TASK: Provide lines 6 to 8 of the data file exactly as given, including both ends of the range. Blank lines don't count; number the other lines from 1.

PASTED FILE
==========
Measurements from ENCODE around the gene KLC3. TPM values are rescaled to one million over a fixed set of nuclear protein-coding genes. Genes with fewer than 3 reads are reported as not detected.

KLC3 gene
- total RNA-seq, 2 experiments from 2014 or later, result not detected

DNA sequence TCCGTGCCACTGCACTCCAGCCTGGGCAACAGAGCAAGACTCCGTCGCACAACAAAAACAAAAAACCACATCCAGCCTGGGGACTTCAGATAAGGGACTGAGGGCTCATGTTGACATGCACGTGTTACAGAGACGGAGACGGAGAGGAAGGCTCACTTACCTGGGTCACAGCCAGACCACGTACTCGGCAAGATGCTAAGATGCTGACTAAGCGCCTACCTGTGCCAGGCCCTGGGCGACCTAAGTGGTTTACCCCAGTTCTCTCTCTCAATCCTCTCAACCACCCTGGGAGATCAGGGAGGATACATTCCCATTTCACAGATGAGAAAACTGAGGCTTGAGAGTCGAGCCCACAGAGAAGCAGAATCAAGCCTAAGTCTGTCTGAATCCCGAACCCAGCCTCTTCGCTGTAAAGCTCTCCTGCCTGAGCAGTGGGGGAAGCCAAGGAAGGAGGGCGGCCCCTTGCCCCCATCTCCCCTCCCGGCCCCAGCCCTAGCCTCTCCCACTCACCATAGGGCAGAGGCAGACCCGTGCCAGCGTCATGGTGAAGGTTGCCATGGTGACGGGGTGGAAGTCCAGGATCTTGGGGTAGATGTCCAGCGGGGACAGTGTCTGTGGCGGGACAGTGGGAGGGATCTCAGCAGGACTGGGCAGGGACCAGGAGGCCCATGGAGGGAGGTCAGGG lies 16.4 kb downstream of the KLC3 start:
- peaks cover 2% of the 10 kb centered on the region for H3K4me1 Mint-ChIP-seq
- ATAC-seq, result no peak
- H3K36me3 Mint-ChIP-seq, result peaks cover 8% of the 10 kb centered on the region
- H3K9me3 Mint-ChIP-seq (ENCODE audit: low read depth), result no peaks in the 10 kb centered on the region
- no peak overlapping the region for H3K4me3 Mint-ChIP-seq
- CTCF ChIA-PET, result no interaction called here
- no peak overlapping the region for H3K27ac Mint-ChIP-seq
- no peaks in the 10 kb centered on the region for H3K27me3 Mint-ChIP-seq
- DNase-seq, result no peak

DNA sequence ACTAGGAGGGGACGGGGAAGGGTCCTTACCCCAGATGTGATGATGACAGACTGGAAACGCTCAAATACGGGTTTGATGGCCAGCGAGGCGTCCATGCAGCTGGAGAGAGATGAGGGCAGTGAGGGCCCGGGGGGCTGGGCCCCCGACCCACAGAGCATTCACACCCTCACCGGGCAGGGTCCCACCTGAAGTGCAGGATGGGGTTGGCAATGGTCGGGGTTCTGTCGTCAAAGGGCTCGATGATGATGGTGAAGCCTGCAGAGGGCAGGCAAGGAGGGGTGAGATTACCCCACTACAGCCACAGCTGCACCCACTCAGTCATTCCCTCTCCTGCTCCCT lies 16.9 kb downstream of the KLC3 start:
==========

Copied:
- ATAC-seq, result no peak
- H3K36me3 Mint-ChIP-seq, result peaks cover 8% of the 10 kb centered on the region
- H3K9me3 Mint-ChIP-seq (ENCODE audit: low read depth), result no peaks in the 10 kb centered on the region